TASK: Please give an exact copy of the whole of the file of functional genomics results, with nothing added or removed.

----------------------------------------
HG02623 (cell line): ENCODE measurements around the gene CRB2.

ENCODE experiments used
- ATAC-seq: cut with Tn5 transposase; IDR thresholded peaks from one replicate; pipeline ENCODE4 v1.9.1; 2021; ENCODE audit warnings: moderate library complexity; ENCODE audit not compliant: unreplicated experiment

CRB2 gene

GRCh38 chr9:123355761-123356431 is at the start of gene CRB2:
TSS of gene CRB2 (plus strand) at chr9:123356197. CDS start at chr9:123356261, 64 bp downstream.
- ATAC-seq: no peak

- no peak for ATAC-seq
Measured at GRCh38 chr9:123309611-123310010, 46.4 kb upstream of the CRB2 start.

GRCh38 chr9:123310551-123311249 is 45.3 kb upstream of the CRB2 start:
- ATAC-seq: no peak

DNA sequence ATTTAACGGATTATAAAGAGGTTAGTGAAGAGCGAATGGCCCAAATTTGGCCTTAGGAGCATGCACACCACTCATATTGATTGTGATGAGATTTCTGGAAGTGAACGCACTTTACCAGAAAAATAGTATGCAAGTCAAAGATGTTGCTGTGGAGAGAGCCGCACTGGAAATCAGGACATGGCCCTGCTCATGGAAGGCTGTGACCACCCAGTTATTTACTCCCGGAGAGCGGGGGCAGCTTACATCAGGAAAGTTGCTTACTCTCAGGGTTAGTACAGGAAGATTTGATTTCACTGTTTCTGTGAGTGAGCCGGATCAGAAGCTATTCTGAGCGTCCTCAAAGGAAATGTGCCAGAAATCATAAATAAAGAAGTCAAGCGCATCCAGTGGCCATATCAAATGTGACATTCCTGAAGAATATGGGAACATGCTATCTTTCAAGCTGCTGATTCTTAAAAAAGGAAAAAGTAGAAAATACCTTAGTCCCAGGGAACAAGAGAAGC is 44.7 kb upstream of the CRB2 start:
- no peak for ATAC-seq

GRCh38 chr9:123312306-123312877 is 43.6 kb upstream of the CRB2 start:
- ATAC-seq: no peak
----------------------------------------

HG02623 (cell line): ENCODE measurements around the gene CRB2.

ENCODE experiments used
- ATAC-seq: cut with Tn5 transposase; IDR thresholded peaks from one replicate; pipeline ENCODE4 v1.9.1; 2021; ENCODE audit warnings: moderate library complexity; ENCODE audit not compliant: unreplicated experiment

CRB2 gene

GRCh38 chr9:123355761-123356431 is at the start of gene CRB2:
TSS of gene CRB2 (plus strand) at chr9:123356197. CDS start at chr9:123356261, 64 bp downstream.
- ATAC-seq: no peak

- no peak for ATAC-seq
Measured at GRCh38 chr9:123309611-123310010, 46.4 kb upstream of the CRB2 start.

GRCh38 chr9:123310551-123311249 is 45.3 kb upstream of the CRB2 start:
- ATAC-seq: no peak

DNA sequence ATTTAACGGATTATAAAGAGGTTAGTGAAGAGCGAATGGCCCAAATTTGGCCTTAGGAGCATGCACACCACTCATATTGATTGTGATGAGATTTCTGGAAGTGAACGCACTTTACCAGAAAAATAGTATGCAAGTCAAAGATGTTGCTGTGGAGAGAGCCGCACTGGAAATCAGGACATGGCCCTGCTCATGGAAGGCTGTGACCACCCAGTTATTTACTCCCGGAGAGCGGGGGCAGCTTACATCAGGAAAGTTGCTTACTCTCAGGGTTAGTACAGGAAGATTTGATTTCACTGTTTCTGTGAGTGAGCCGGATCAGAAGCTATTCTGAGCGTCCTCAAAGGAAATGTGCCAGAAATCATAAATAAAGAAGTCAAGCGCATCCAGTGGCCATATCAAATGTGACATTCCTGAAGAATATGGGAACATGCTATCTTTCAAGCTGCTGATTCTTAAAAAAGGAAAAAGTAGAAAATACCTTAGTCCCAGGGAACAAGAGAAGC is 44.7 kb upstream of the CRB2 start:
- no peak for ATAC-seq

GRCh38 chr9:123312306-123312877 is 43.6 kb upstream of the CRB2 start:
- ATAC-seq: no peak